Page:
Klobuchar pushes antitrust regulators to scrutinize potential Uber deal for Grubhub

Senator Amy Klobuchar on Wednesday delivered a letter to the country’s top antitrust officials – Deputy Attorney General Makan Delrahim and Federal Trade Commission president Joseph Simons – calling for a careful review of the potential acquisition of Grubhub by Uber.

Uber, which has a market capitalization of $ 59 billion, has made an offer to purchase food delivery company Grubhub, which has a market capitalization of $ 5.3 billion, reported CNBC. It is not clear whether the two will reach a price agreement.

The talks come as the coronavirus pandemic crushed Uber’s carpool business, but increased demand for food delivery. Uber said earlier this month that it will lay off 3,700 people, about 14% of its 26,900 employees.

The spotlights of Klobuchar and other lawmakers are probably an unwanted backdrop to the discussions. Such scrutiny can lead CEOs to testify before Congress. The two companies have already drawn public attention to issues ranging from restaurant expense policy to the treatment of workers.

“As our country grapples with the many health and safety challenges posed by the coronavirus pandemic (COVID-19), many consumers have turned to food delivery apps to order meals online , and many restaurants have become dependent on the business they go through. these apps to stay afloat, “wrote Klobuchar, D-Minn., with fellow Democrats. Patrick Leahy of Vermont, Richard Blumenthal of Connecticut and Cory Booker of New Jersey.

“A merger of Uber Eats and Grubhub would combine two of the three largest providers of food delivery apps and pose serious competition concerns in many markets across the country,” they said.

“We urge the Department of Justice and the Federal Trade Commission to closely monitor the negotiations of this potential transaction and to initiate an investigation if the parties reach a merger agreement.”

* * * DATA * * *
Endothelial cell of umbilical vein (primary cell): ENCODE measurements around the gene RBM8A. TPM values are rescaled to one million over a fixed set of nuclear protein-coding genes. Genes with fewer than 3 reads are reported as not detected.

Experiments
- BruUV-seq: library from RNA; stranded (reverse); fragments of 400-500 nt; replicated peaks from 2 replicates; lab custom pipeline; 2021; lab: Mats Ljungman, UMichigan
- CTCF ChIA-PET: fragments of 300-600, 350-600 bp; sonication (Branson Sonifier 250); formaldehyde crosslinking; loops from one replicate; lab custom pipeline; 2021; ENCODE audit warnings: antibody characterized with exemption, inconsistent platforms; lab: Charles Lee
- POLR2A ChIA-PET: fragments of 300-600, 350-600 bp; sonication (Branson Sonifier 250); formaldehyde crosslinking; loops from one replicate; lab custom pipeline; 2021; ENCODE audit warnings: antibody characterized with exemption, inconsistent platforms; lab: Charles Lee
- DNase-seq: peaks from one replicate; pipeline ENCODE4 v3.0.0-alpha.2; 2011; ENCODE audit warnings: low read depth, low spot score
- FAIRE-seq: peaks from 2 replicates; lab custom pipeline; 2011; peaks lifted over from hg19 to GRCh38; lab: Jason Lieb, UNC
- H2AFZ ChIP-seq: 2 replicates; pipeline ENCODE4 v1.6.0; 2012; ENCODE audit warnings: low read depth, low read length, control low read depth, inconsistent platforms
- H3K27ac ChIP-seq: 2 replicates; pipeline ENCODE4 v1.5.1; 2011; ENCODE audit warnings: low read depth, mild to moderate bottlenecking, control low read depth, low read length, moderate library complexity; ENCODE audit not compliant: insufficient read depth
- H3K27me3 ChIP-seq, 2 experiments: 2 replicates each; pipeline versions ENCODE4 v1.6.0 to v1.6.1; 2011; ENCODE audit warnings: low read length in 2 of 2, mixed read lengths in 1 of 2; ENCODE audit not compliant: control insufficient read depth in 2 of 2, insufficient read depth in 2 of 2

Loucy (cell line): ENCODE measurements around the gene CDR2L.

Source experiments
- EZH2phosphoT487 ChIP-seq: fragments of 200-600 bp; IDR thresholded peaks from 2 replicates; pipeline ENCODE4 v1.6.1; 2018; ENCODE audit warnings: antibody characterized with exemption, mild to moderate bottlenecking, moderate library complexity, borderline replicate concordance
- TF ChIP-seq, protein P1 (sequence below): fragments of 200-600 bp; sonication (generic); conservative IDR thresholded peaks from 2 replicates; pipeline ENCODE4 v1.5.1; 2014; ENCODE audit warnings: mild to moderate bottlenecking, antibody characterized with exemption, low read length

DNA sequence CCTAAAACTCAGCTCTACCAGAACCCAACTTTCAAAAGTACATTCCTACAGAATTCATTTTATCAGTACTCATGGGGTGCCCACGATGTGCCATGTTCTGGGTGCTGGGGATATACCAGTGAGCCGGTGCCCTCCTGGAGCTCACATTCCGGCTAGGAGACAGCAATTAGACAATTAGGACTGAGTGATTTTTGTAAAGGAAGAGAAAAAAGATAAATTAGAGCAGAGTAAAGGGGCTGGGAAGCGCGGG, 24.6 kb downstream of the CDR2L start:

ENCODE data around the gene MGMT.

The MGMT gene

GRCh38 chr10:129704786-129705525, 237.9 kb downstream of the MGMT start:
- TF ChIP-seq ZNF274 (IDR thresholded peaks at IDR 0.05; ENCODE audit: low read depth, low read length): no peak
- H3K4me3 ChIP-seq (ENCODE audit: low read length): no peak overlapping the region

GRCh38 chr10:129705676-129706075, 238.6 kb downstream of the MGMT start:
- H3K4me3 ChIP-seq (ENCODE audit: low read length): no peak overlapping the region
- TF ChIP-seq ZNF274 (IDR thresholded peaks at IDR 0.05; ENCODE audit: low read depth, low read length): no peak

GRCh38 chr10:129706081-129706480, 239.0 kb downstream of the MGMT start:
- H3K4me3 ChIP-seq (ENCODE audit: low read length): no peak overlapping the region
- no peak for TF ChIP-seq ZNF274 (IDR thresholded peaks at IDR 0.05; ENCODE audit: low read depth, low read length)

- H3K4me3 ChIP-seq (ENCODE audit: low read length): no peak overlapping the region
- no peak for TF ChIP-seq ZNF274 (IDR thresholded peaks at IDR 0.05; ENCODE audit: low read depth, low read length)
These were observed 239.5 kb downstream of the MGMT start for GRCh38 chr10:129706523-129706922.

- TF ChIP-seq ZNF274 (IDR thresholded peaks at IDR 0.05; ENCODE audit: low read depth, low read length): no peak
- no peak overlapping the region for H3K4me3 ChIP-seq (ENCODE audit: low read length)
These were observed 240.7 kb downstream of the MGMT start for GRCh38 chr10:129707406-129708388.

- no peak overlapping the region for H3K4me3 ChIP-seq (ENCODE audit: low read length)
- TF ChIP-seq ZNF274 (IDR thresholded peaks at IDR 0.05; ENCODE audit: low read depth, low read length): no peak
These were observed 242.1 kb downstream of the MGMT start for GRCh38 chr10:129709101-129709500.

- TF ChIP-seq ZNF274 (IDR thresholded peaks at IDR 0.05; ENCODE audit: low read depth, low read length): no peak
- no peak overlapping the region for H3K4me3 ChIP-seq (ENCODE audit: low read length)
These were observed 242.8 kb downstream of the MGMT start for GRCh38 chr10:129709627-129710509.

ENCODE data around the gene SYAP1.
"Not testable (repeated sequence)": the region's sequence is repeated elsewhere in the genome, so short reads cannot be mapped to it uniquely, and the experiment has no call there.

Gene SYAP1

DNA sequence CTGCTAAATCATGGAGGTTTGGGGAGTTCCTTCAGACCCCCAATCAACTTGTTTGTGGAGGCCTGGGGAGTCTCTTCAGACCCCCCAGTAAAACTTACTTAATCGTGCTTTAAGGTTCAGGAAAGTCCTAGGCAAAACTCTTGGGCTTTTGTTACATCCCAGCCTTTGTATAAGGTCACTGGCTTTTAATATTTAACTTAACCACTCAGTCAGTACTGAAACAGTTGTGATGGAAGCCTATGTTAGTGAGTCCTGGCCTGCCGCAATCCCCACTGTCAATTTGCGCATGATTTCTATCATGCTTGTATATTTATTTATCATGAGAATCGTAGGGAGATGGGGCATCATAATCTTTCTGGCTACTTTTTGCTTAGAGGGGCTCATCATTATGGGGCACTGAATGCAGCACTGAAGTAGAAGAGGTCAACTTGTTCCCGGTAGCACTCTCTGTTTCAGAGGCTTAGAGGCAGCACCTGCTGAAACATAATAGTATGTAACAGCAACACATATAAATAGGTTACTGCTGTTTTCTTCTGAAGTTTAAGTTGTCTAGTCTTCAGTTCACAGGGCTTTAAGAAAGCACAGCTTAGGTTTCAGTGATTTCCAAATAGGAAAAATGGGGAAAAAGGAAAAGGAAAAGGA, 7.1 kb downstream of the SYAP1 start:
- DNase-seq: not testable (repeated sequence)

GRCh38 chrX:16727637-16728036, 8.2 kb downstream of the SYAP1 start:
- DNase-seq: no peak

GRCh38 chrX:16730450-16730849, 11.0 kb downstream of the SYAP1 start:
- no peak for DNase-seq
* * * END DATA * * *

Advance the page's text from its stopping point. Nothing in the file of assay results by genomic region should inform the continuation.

Senators have said it is “particularly disturbing that this merger is being considered during a pandemic, when consumer demand has grown and restaurants are in desperate need of revenue more than ever.” They said they “had heard about the exorbitant fees” that online delivery application companies charged restaurants.

Representatives from Uber, Grubhub, DOJ and the FTC did not immediately respond to a request for comment on the letter from the legislator.

Klobuchar, a former presidential candidate, was mentioned as a potential running mate for the apparent Democratic candidate Joe Biden.

In their letter, Klobuchar, Leahy and Blumenthal claim that Uber Eats, Grubhub and Doordash respectively account for 20%, 28% and 42% of online food delivery sales through the app across the country. The merger of Uber Eats and Grubhub would create significant anti-competitive effects, particularly at the local level, argue the Democrats. In New York, for example, they said Uber Eats and Grubhub would hold 79% of the market.

“These market shares are staggering,” they wrote, “especially in light of the leverage that these online delivery companies are already having on restaurants, delivery people, and consumers, especially during this pandemic.” “.

Senators are part of a larger choir of lawmakers calling for tight antitrust control in the midst of the pandemic, fearing that the crisis will allow already powerful players to gain even more share, as petty competition collapses. roadside.

Senator Elizabeth Warren, D-Mass. And its progressive counterpart Alexandria Ocasio-Cortez, D-N.Y., Proposed “The Pandemic Anti-Monopoly Act” to “prevent large companies from exploiting the coronavirus pandemic to engage in harmful mergers.

Representative David Cicilline, D-R.I. said he wanted wording in the next aid package banning most mergers during the pandemic, although such language did not make its way into the $ 3 trillion aid package that Democrats have adopted last Friday.

The Department of Justice and a bipartisan coalition of state attorneys general are working on an antitrust lawsuit against Google as part of an investigation that began before the pandemic.

However, DOJ’s Delrahim told CNBC that some transactions may be “very necessary” now – to ensure businesses have cash and keep workers busy.

He said his department would not review transactions with his “head in the sand”.

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